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US companies trying to woo IAF, but here’s why it’s never inducted an American fighter

In early years, India chose UK, given the colonial military structures it inherited. Later, Soviets stepped in with incentives when IAF had to compete with Pakistan's US fighters.

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New Delhi: Since Independence, the Indian Air Force (IAF) has inducted fighter jets mostly from western superpowers into its fleet, barring one striking omissionthe United States of America.

Despite this exception, the IAF fleet does operate many American air systems. The first helicopters used by the IAF, the Sikorsky S-55, were American. Currently, the IAF operates US-made helicopters such as the AH-64 Apache and the CH-47 Chinook manufactured by defence conglomerate Boeing.

The IAF also uses transport military aircraft from the US, these include the C-130 Hercules manufactured by Lockheed Martin and C-17 made by Boeing. However, the American fighter jet remains elusive for the IAF fleet.

Experts ThePrint spoke to believe that a combination of geopolitics, security alliances, mistimed fighter sales from the US to Pakistan, and a resultant trust deficit explains why the IAF has never inducted an American fighter jet

Recently, American defence conglomerates have used a range of means to draw India’s attention to their fighters. Campaigns have involved both traditional and non-traditional methods. Business tycoon Ratan Tata even flew Lockheed’s F-16 in Bengaluru in 2007. In 2023, Lockheed also developed a specific fighter for the IAF — the F-21 — which will be present at the ongoing Aeroshow in Bengaluru. 

Despite these overtures, the IAF is far from flying a US-made fighter.

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Early IAF fighter acquisitions post-1947

In the early years after Independence, India prioritised a “low military profile,” noted Raju Thomas in the Asian Survey journal.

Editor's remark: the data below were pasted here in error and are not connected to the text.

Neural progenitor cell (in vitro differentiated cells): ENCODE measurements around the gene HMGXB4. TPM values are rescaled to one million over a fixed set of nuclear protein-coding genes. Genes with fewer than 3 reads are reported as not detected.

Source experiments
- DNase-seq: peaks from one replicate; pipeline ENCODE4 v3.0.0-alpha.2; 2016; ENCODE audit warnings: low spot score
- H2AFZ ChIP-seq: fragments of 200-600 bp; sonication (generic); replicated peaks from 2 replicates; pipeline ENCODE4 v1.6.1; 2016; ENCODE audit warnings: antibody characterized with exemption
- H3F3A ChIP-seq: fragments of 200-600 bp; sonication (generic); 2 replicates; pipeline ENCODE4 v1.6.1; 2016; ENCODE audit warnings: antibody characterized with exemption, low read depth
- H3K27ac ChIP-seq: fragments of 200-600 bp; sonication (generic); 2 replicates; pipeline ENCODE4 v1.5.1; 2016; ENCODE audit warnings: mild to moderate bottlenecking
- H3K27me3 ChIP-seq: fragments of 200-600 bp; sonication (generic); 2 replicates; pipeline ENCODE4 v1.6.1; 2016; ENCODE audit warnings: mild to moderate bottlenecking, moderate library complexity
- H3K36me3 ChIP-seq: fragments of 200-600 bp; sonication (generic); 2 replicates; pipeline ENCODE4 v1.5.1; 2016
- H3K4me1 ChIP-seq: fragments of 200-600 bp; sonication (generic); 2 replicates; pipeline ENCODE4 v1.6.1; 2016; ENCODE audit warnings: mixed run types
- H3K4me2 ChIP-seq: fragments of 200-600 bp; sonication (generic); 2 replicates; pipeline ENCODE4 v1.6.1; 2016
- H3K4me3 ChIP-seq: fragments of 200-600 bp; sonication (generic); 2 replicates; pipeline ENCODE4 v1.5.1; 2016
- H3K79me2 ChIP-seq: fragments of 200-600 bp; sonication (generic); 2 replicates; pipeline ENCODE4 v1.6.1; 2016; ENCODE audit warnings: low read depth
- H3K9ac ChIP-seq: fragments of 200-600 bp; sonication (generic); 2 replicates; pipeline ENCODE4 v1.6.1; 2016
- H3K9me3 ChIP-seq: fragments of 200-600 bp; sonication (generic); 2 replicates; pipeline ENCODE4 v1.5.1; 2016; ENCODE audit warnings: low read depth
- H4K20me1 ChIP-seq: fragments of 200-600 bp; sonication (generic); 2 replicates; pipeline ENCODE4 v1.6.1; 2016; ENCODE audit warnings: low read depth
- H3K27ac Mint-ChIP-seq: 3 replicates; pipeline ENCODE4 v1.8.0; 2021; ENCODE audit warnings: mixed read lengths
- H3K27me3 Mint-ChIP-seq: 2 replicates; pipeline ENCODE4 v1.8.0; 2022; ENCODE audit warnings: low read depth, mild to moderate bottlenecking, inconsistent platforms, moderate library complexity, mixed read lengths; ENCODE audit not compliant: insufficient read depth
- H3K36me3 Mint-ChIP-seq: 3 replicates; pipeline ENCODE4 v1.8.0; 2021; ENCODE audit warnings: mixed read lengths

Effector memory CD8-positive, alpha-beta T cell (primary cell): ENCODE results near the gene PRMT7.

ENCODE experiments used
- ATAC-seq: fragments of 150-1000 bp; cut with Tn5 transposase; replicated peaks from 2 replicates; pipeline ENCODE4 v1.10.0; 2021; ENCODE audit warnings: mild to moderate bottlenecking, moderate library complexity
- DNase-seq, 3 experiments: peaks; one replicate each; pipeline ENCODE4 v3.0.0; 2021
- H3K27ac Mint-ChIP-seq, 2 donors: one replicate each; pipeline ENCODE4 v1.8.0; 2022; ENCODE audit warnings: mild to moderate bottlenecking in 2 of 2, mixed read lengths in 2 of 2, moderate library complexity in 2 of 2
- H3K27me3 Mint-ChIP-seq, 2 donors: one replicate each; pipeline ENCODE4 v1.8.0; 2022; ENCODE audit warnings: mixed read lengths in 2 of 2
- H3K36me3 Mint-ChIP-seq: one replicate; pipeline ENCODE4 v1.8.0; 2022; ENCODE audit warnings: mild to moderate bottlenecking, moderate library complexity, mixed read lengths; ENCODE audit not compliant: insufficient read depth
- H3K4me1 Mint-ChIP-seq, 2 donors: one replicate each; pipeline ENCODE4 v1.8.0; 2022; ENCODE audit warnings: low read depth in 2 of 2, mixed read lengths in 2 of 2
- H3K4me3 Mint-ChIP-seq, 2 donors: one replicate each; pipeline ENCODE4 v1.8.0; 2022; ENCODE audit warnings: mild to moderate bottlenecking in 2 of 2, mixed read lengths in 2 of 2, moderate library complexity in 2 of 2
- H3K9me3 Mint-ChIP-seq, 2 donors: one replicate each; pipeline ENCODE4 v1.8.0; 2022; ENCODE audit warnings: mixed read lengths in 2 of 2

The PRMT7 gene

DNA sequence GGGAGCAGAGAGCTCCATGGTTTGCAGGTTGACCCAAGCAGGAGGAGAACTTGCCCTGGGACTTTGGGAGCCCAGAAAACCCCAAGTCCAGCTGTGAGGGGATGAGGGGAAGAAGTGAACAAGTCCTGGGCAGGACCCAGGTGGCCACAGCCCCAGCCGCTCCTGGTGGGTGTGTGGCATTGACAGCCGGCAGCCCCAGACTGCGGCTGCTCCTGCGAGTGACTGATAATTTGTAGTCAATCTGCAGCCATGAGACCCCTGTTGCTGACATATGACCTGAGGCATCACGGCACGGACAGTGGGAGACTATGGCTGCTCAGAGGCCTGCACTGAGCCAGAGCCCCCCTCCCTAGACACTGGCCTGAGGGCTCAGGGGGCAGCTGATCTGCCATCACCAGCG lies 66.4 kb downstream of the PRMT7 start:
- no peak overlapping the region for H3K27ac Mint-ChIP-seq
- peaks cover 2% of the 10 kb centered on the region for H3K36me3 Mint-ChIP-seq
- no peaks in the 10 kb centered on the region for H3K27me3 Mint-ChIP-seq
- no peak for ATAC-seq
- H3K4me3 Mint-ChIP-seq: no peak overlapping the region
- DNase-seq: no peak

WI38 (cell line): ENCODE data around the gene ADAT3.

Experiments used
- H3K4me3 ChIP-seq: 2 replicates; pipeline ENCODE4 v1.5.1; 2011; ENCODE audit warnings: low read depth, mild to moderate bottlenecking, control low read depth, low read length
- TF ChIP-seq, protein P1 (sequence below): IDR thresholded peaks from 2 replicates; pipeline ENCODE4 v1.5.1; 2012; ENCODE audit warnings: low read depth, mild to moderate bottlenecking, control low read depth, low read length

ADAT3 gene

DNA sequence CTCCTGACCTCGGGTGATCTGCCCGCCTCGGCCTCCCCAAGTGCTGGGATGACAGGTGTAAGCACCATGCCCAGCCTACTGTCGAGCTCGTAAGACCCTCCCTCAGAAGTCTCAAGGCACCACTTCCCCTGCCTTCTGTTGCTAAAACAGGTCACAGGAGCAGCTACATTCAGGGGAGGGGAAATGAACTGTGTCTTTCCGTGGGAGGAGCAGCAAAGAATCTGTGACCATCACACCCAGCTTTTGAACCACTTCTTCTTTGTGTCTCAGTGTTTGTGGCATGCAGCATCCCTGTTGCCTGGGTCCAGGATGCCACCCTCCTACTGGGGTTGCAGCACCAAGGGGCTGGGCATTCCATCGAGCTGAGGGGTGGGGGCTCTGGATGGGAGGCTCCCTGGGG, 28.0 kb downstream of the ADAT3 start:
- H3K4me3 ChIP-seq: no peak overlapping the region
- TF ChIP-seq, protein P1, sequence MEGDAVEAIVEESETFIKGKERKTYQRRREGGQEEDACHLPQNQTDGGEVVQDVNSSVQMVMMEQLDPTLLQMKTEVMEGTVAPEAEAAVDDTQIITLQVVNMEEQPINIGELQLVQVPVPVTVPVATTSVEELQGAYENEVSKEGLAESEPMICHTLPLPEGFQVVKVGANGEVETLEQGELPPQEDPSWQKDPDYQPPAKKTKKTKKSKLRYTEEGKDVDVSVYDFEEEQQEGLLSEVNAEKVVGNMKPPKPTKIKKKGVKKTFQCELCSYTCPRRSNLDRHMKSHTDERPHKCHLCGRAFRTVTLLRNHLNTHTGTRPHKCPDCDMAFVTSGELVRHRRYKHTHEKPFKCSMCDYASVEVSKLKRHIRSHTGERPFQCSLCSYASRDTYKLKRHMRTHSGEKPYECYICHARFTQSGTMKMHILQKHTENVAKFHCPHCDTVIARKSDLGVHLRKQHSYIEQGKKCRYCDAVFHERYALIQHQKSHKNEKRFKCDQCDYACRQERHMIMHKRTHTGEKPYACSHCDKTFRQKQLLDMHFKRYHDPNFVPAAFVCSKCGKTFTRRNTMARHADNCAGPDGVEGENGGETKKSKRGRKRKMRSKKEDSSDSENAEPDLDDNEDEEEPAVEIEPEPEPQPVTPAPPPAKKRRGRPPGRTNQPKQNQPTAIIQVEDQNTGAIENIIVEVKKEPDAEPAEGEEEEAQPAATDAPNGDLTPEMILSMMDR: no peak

Data from the Stockholm International Institute for Peace Research (SIPRI) highlights that India exercised “strict control” on defence spending between 1947 and 1962. In this 15-year period, India spent an average of no more than 2 per cent of its GDP on defence.  

However, within this limited defence spending, in 1948 the IAF procured 100 British-made Tempest and Spitfire aircraft. In the same year, it also took delivery of an unspecified number of de Havilland Vampire fighters from the United Kingdom. In 1953, 71 Dassault-manufactured MD-450 Ouragan fighter bombers were also procured from France.

By 1957, another British-manufactured bomber, the Canberra, was acquired by the IAF. Essentially, in the first decade post-Independence, the IAF acquired fighters from Britain and France, but not from the US.

“After 1947, India was still dependent on British weaponry and aircraft as they inherited military structures from the colonial era,” aviation expert Angad Singh told ThePrint.

Significantly, given the breakout of war with Pakistan, India had to arm itself at a rapid pace post-1947. Familiarity was prioritised and India decided to purchase these fighters over others in this early post-Independence period, Singh added.

“Essentially, the lineages of the empire and a lack of trust prevented American fighter acquisitions in this era,” Indian aviation historian Anchit Gupta said to ThePrint.

The 1960s proved to be a pivotal decade which undermined the chances of US fighters being operated by the IAF and exacerbated trust deficits.

Trust deficit

“Right before the 1962 Sino-India war, India reached out to the US for fighters. It got transport aircraft and radars from the US, but no fighters,” Air Vice-Marshal Manmohan Bahadur (retd.) told ThePrint.

Around the same time, the US gave Pakistan 12 supersonic F-104 Starfighters. This was significant as it marked the debut of supersonic fighters in the subcontinent, explained scholar S. Nihal Singh in his article in a journal.

For India, this was significant, as the Starfighter and “the non supersonic F-86 Sabres that Pakistan had were better than anything India possessed,” he added.  

“Not only did this create a massive security conundrum for India, but it also formed ‘a large trust deficit with US’ intentions,” said historian Gupta.